Why should a business case be written?
The most obvious reason for putting together a business case is to justify the resources and capital investment necessary to bring a change project to fruition. However, this implies that the business case is simply a financial document. While all business cases should include financial justification, it should not be the only purpose of the document.
The business case is the one place where all relevant facts are documented and linked together into a cohesive story. This story tells people about the what, when, where, how and why.
Why is the project needed (issues & opportunities)?
How will the effort solve the issues or opportunities facing the organization?
What is the recommended solution(s)?
How does the solution address the issues or opportunities (benefits)?
What will happen to the business if the BPR effort is not undertaken (the do nothing scenario)?
When will the solutions be deployed
How much money, people, and time will be needed to deliver the solution and realize the benefits?
What are the three roles of a business case?
The writing of the business case forces the team to sit back and reflect on all of the work they have so diligently completed. It is far too easy for the team to continue to plug away toward the end result and fail to document the work they’ve already accomplished. This is especially true during the concept and design stages of any project. Therefore, the business case serves as a wake-up call to the team causing them to capture the knowledge they’ve developed about how the business will function both with and without the final solution.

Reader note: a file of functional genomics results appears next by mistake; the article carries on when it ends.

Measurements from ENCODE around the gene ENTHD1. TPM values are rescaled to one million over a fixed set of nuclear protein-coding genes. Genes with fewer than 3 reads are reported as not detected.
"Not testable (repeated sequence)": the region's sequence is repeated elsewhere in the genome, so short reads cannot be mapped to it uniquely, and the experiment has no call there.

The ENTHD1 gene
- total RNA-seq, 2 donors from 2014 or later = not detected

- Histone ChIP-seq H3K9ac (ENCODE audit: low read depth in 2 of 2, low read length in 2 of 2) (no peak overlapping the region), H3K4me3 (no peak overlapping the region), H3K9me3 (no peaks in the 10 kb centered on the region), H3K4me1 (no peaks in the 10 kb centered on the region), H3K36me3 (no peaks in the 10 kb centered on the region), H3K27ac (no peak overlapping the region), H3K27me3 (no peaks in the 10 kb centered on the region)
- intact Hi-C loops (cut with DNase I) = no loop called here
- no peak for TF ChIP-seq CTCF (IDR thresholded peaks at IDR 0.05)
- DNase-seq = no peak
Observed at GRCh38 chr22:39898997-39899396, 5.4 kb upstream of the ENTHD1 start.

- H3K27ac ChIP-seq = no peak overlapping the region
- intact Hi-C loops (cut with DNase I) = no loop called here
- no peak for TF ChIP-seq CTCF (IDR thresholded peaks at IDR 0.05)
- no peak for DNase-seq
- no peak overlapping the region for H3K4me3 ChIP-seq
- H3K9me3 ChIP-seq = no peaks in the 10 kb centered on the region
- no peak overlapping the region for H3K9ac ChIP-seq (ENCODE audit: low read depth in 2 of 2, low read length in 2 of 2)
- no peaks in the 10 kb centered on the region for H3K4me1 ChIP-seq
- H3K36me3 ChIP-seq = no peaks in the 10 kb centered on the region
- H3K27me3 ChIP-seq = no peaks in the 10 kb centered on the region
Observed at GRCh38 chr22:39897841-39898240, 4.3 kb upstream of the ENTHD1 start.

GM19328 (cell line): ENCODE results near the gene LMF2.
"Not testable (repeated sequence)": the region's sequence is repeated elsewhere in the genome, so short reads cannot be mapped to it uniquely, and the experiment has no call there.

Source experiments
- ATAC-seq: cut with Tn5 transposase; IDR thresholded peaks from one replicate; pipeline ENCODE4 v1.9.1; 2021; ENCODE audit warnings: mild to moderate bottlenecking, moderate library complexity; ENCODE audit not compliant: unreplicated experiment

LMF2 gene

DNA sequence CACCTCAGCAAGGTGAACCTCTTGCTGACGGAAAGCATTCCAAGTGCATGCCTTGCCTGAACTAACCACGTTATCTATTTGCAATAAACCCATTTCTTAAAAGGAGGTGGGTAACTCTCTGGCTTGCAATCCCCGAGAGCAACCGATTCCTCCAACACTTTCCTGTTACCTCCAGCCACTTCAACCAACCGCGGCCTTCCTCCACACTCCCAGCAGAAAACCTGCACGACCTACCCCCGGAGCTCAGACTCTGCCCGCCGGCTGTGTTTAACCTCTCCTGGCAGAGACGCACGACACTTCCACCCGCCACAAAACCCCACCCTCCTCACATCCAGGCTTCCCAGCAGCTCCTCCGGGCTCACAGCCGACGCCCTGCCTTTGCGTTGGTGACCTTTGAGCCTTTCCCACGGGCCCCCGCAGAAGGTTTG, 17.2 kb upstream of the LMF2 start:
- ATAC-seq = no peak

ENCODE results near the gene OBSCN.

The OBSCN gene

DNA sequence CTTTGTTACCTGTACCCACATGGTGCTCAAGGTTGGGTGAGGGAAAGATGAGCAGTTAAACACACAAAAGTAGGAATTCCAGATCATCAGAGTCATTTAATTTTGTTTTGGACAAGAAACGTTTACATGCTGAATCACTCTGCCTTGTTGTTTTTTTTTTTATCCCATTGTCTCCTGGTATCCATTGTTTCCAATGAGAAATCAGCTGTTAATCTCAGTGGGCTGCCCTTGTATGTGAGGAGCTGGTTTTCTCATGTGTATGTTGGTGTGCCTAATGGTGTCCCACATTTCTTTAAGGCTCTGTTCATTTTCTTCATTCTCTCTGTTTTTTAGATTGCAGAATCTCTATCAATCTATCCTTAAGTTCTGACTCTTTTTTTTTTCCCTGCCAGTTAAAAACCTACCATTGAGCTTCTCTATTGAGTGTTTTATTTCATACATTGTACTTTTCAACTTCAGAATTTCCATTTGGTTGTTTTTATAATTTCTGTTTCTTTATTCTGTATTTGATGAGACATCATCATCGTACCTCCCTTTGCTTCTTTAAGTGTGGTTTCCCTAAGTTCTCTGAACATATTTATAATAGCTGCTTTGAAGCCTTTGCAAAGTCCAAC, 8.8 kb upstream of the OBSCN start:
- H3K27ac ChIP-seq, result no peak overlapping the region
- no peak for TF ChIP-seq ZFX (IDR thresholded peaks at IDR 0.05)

The second role of the business case is to verify that the solution substantiates or meets the needs of the business, and is the vehicle for receiving funding and approval to move forward. It provides a vehicle for the team to step back and subjectively review their facts and assumptions. In addition, it is vital that the team document what would happen to the business if the project is not undertaken. This base case or “do nothing” scenario is the foundation upon which all benefits from the effort are derived. By documenting everything together in one story, it is easy to link the issues to the solution and the benefit, and identify where the business would be without the project. The development of the overall business case simplifies the development of the financial justification, and will usually identify holes or problems with the solution. Moreover, you now have a way to measure your success. This analysis also is useful for your leadership team to prioritize this project against the many other initiatives in the business that may require capital investment.
The final important role that the business case plays is to provide a consistent message to many different audiences. It is a high level view of the entire project and enables all organizations affected by the effort (customers, management, operations, research & development, service, sales, accounting, finance, etc.) to be knowledgeable about the project.
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